Kim Michele Richardson resides mostly in Kentucky and part-time in Western North Carolina. She has volunteered for Habitat for Humanity, building houses, and is an advocate for the prevention of child abuse and domestic violence, partnering with the U.S. Navy globally to bring awareness and education to the prevention of domestic violence. She is also the author of three novels, and a bestselling memoir. Kim Michele is a contributor to the Huffington Post and writes for the New York Journal of Books. Her third novel The Sisters of Glass Ferry is out in bookstores November 28, 2017, and her fourth novel, The Book Woman of Troublesome Creek will be published sometime in the spring of 2019
Aaron Sanders: Why don’t you start by telling us about your new book, The Sisters of Glass Ferry?
Kim Richardson: In 1952, on the night of their high school prom in rural Kentucky, two teens go missing. Twenty years later a car is pulled from the muddy river, along with clues of the young couple’s disappearance, rudely awakening the sleepy bourbon town of Glass Ferry, bringing to surface, lies and secrets long-buried off the town’s legendary Ebenezer Road.
Sanders: What was the most challenging part of writing this book?
Richardson: Going away from my norm and being brave enough to switch from 1st POV to 3rd for this one and of course, always the heavy research. All my novels involve a ton of meticulous research which can become challenging. Since they include historical injustices it’s crucial to be accurate. My novels also include exploring historical archives, museums, and doing interviews. This one was not any different, but unusual in itself because I looked to the bourbon industry, its rich history in Kentucky, and examined the process of early distilling, since the tale has a bourbon-soaked theme. Additionally, I did research with our local police dive team, studied their forensics and conducted interviews. I was also able to learn about the critical process involved after old and lost things resurface from rivers, and the crimes that may or may not be connected to it.
In my previous novel, Godpretty in the Tobacco Field, an Appalachian novel about a subjugated orphan living in rural Kentucky in the ‘60s who is subjected to grueling labor by her God-fearing uncle, and strives to find a ray of hope in her poverty-stricken town through her own tobacco patch, a forbidden first love, and her home-made paper fortunetellers— I studied President Johnson’s WAR on Poverty, and grew tobacco one summer.
Sanders: How does writing get easier or more difficult the more books you write and publish?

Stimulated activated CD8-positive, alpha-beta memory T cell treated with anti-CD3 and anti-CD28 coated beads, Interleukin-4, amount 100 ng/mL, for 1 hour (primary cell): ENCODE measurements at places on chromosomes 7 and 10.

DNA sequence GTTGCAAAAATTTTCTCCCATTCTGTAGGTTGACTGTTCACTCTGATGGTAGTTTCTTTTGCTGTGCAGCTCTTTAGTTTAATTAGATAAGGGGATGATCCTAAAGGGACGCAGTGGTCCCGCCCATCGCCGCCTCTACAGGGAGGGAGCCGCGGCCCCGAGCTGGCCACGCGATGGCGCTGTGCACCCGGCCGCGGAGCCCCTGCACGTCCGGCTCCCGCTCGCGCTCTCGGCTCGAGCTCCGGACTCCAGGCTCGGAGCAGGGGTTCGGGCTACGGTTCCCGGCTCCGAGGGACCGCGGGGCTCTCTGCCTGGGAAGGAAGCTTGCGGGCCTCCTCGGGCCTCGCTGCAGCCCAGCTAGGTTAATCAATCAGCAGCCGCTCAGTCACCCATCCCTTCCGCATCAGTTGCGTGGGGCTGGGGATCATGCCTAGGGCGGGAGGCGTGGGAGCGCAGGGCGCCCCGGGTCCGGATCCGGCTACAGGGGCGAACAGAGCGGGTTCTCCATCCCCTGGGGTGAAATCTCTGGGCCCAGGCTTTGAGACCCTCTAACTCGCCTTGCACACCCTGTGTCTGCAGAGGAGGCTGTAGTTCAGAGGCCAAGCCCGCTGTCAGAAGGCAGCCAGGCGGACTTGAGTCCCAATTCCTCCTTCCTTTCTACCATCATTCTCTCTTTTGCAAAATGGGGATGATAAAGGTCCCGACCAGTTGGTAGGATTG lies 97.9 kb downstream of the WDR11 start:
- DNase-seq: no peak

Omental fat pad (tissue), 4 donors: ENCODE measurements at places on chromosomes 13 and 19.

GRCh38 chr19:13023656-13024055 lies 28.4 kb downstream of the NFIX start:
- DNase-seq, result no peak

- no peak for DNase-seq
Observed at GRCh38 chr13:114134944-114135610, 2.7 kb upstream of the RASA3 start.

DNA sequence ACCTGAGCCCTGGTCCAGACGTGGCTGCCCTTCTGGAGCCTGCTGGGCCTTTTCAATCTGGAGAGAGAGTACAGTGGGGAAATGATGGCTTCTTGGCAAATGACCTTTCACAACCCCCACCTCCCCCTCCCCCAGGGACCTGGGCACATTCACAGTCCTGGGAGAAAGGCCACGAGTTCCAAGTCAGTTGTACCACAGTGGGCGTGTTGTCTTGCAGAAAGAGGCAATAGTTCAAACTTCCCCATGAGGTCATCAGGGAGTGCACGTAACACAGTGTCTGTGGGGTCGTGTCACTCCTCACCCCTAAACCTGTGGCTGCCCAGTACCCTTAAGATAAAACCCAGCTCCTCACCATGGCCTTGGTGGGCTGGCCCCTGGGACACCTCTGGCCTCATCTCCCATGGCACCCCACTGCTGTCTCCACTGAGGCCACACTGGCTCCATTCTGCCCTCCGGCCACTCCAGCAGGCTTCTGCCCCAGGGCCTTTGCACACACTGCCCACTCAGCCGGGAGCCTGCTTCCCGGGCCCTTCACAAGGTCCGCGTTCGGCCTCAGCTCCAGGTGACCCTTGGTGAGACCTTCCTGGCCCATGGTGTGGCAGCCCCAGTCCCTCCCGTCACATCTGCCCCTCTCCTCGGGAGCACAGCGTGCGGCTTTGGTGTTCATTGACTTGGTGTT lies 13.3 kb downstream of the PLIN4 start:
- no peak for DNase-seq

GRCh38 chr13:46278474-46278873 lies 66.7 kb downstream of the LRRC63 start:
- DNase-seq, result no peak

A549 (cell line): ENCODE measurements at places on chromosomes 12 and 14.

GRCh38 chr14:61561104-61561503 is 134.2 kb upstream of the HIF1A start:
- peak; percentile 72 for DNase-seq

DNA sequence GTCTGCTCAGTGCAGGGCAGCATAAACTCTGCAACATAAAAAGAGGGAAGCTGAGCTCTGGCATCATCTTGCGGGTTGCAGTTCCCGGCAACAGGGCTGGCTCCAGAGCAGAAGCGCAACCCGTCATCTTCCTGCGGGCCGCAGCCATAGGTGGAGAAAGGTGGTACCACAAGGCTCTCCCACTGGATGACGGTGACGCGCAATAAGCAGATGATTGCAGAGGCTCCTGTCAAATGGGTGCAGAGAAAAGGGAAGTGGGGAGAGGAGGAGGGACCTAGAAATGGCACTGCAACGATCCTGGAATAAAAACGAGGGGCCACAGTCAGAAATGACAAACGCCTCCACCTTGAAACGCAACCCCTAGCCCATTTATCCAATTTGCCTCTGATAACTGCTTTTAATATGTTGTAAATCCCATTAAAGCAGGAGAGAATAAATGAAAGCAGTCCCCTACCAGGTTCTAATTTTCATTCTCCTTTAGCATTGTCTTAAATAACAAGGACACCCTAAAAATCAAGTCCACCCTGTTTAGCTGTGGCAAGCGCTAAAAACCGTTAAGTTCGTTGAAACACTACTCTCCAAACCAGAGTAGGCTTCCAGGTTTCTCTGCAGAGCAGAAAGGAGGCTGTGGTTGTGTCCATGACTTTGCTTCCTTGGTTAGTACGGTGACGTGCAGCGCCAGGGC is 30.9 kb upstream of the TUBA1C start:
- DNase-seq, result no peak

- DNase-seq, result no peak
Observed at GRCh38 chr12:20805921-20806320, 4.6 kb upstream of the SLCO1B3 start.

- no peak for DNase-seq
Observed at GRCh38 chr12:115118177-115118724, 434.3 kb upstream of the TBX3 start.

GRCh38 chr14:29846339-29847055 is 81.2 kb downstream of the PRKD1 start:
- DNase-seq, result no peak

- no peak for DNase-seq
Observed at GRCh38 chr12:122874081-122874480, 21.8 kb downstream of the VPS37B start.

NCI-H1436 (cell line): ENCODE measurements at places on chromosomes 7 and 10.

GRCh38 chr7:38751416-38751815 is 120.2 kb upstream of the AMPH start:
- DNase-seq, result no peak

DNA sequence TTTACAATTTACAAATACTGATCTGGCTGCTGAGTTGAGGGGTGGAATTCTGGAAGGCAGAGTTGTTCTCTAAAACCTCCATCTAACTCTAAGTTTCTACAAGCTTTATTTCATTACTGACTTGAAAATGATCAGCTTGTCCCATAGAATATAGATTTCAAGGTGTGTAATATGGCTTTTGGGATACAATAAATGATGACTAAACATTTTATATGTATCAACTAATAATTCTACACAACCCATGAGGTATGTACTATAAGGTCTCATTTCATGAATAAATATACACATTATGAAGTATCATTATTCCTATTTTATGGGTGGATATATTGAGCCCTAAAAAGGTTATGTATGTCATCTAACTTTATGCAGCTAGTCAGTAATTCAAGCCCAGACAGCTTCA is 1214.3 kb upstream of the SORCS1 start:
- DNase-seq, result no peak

Richardson: For me it has become somewhat easier and that comes from years of doing it, having a great critiquer, GJ Berger, who is a dear friend and great author, and the support of my brilliant agents Stacy Testa and Susan Ginsburg at Writer’s House. Additionally, I’m in a tiny tribe of three brilliant authors who offer a great support system.
Sanders: I’m obsessed with how failure and success are connected. Can you talk about the connection between the two in your career as a writer?
Richardson: There’s always both in publishing, and I can’t remember who said this, but it very well may be true: there’s always a nervous breakdown in every good book. ; )
Sanders: One of my favorite painters, Francis Bacon wrote: “All painting is an accident. But it’s also not an accident because one must select what part of the accident one chooses to preserve.” Can you give us an example of how this has been true in your writing?
Richardson: That’s a wonderful quote and thank you for sharing it, Aaron. When writing, I don’t outline or follow any particular rules, and that is freeing for me, a nice balance, allowing for accidents. So if there is a truth in Bacon’s quote for me, then I have collected a lot of accidental book parts. I rarely throw anything away, instead I might pinch off it to inspire, use it to make the story richer. In my latest novel that just sold a few weeks ago, The Book Woman of Troublesome Creek, I found parts early into my writing about the historical Pack Horse Librarians of Kentucky, when I accidently unearthed other rare gems. These were priceless historical footprints that have now connected and become strong themes in the novel— parts that I used wisely and chose to preserve.
Sanders: How does writing about other authors’ books inform your own sense of yourself as a writer?
Richardson: I spend a lot of time reading and working on my reviews. It is very time consuming, time being my most precious gift like it is for most writers. But I know it is very important to the author and the book’s success, and I’m happy to donate it. I’ve been on the receiving end of careless reviewers so it’s critical I give a book my utmost attention and a fair assessment.
I specifically like to review debut books. And when I love a book, this is the best way I can support the author. Since writing is often a singular process it is important for me to reach out and champion the work, hopefully making the writer’s early journey a little easier, brighter.
Sanders: What’s the biggest misunderstanding non-writers have about writers?
Richardson: Time. It’s a long and sometimes painfully slow process from pen to bookshelf. The magic doesn’t happen quickly.